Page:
Talking to women book in Orozco Garden

Nell Dunn, Talking to Women, Silver Press

If you’re looking for your next book or a holiday read check out our book buyer Phoebe’s list of recommended fiction, non-fiction and short stories, which are all available in store in the South London Gallery shop.

Trans-Europe Express: Tours of a Lost Continent – Owen Hatherley – £16.99
If you’re going on any European city breaks this summer, Owen Hatherley’s lively discourse on the condition of contemporary Europe, as told through the landscape of its cities, should certainly be travelling with you. From Leipzig to Lviv, Stockholm to Skopje, Hull to Hamburg, Hatherley unpicks perceptions of the ‘exemplary European city’, questioning the especially awkward relationship that Britain has with it, as Brexit looms.

The Door – Magda Szabo – £8.99
As an article in The New Yorker put it, this entrancing novel would surely top a list of books to read once you’ve finished Elena Ferrante’s Neapolitan novels and are at a loss of what to read next. First published in Hungary in 1987, Magda Szabo’s dark domestic fairy tale about a writer and her housekeeper is laced with violence, eccentricity and humanity.

Read More

Talking to Women – Nell Dunn – £10.99
Silver Press, the feminist publishers who’ve recently brought Leonora Carrington and Audre Lorde to a whole new readership, have reissued this classic set of interviews from the 1960s. The interviewer is Nell Dunn (most famous for her novels Up The Junction and Poor Cow, both made into cult films) and her astute, illuminating interviewees include the pop artist Pauline Boty and experimental writer Ann Quin.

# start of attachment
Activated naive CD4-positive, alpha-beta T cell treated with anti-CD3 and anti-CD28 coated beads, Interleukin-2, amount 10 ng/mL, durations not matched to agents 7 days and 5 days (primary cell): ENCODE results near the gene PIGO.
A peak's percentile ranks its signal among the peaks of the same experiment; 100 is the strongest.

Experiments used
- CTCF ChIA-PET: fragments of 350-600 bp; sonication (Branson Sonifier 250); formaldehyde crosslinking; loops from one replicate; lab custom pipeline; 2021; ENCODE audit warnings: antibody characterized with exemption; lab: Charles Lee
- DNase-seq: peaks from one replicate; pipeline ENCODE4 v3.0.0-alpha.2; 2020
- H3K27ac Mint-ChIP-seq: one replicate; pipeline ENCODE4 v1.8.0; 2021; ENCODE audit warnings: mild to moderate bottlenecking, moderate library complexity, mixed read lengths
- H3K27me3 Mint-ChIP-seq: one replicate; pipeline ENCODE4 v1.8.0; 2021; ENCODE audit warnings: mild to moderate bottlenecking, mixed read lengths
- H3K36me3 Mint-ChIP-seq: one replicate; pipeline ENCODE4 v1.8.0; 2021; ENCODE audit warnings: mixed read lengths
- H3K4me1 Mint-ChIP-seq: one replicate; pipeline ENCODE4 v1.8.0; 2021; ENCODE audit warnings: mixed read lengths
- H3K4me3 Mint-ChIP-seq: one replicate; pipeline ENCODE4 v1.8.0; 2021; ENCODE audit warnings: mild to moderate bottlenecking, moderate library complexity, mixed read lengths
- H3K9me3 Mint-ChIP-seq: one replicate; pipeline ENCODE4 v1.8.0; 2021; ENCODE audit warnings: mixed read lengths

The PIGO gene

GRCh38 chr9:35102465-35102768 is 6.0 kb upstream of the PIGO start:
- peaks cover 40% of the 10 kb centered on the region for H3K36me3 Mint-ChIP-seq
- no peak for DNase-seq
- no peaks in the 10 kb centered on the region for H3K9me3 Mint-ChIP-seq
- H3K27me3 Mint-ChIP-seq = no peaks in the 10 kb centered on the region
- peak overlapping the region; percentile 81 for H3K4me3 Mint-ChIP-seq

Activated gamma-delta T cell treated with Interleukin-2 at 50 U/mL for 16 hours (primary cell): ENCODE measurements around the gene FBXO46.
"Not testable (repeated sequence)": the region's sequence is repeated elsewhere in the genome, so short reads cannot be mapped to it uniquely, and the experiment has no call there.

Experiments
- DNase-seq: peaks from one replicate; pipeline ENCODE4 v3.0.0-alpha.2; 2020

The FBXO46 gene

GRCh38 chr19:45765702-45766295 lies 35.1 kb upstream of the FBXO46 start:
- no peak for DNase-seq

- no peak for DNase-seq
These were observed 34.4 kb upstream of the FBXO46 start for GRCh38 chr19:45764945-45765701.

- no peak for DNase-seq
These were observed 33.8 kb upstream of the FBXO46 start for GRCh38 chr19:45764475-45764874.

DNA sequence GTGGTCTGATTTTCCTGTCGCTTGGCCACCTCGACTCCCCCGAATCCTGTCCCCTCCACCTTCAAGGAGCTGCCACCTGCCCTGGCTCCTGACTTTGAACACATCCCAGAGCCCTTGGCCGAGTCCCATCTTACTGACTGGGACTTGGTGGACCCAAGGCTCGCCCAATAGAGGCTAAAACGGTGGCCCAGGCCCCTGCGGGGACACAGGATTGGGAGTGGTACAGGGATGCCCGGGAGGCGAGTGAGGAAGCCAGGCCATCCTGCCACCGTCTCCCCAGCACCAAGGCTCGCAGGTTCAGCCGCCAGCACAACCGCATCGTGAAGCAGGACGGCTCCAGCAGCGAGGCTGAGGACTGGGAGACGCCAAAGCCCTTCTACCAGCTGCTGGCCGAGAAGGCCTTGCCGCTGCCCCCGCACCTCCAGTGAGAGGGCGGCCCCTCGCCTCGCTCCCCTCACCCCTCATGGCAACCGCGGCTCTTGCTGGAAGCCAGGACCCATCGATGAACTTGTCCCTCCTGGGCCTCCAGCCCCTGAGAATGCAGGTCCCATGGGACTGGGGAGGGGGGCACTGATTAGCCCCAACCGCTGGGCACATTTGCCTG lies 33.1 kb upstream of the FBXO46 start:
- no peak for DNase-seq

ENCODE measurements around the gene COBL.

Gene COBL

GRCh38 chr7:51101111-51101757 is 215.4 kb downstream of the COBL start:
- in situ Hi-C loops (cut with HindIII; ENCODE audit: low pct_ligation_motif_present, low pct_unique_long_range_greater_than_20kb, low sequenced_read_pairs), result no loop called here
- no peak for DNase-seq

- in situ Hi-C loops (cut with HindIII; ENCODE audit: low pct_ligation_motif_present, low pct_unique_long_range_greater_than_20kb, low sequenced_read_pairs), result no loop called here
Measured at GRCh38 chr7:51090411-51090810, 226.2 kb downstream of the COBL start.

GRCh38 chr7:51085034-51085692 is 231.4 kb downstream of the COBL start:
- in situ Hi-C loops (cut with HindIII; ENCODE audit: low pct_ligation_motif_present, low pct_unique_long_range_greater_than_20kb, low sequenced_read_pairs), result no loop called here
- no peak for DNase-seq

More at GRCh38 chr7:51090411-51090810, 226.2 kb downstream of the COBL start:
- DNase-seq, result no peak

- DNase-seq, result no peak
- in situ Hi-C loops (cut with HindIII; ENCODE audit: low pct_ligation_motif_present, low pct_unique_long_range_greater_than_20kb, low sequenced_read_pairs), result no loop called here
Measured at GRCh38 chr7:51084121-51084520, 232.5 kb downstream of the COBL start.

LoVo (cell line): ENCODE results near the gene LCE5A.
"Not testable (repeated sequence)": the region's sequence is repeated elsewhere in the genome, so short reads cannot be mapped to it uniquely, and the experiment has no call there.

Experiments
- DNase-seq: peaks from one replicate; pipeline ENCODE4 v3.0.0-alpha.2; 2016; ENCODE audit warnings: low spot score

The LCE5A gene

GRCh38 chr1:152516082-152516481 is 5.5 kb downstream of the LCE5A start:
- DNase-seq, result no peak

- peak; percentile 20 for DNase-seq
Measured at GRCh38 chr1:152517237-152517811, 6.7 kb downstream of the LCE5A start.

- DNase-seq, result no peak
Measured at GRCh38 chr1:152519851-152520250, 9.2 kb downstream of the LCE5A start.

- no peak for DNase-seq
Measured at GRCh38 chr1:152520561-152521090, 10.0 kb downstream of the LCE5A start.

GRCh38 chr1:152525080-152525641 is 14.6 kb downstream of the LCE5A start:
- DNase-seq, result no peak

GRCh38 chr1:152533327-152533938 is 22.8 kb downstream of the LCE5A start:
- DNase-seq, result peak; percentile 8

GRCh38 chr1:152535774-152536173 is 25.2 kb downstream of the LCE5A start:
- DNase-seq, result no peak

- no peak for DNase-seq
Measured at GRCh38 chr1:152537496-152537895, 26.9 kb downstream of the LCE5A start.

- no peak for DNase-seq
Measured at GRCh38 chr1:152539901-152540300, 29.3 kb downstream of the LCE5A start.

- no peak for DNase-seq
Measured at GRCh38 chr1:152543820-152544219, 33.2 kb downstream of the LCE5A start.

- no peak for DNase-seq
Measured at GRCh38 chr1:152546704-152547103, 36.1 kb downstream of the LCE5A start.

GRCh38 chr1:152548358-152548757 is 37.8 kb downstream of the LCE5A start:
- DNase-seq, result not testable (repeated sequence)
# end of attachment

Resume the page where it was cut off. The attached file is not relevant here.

A much overdue selection of Quin’s short stories have been collated and introduced by the editor Jennifer Hodgeson in The Unmapped Country: Stories and Fragments (£10). In the 1960s, Quin set a precedent for what radical storytelling could be, and none of her edge has been lost in the decades of obscurity that followed. If anything, these are as much period pieces as parables for our times, in a way that is at once shocking and vital.

Natives: Race and Class in the Ruins of Empire – Akala – £16.99
Already hailed as a modern classic, the acclaimed writer and musician Akala delivers a powerful memoir-polemic on the politics and history that shaped his experience of growing up black and working-class in Britain. As Afua Hirsch, the author of Brit(ish) (also available at the SLG shop) wrote, Akala is ‘the kind of disruptive, aggressive intellect that a new generation is closely watching’.

Read More

Flights – Olga Tokarczuk – £9.99
Among the stories woven together in this timely novel, a North African-born slave turned Austrian courtier is stuffed and put on display after his death, the removed heart of the 19th century Polish composer Chopin is covertly transported from Paris to Warsaw, and a couple lose their child on a Croatian island. It is no surprise that this ingenious meditation on time, migration and human anatomy won the 2018 Man Booker Prize.

And one for our younger readers:

We Found A Hat – Jon Klassen – £6.99
The final installment of Jon Klassen’s charming illustrated trilogy introduces two turtles who have found a hat. The hat looks good on both of them. But there are two turtles. And there is only one hat… A profound, tense, and very funny meditation on friendship and sharing.

Read More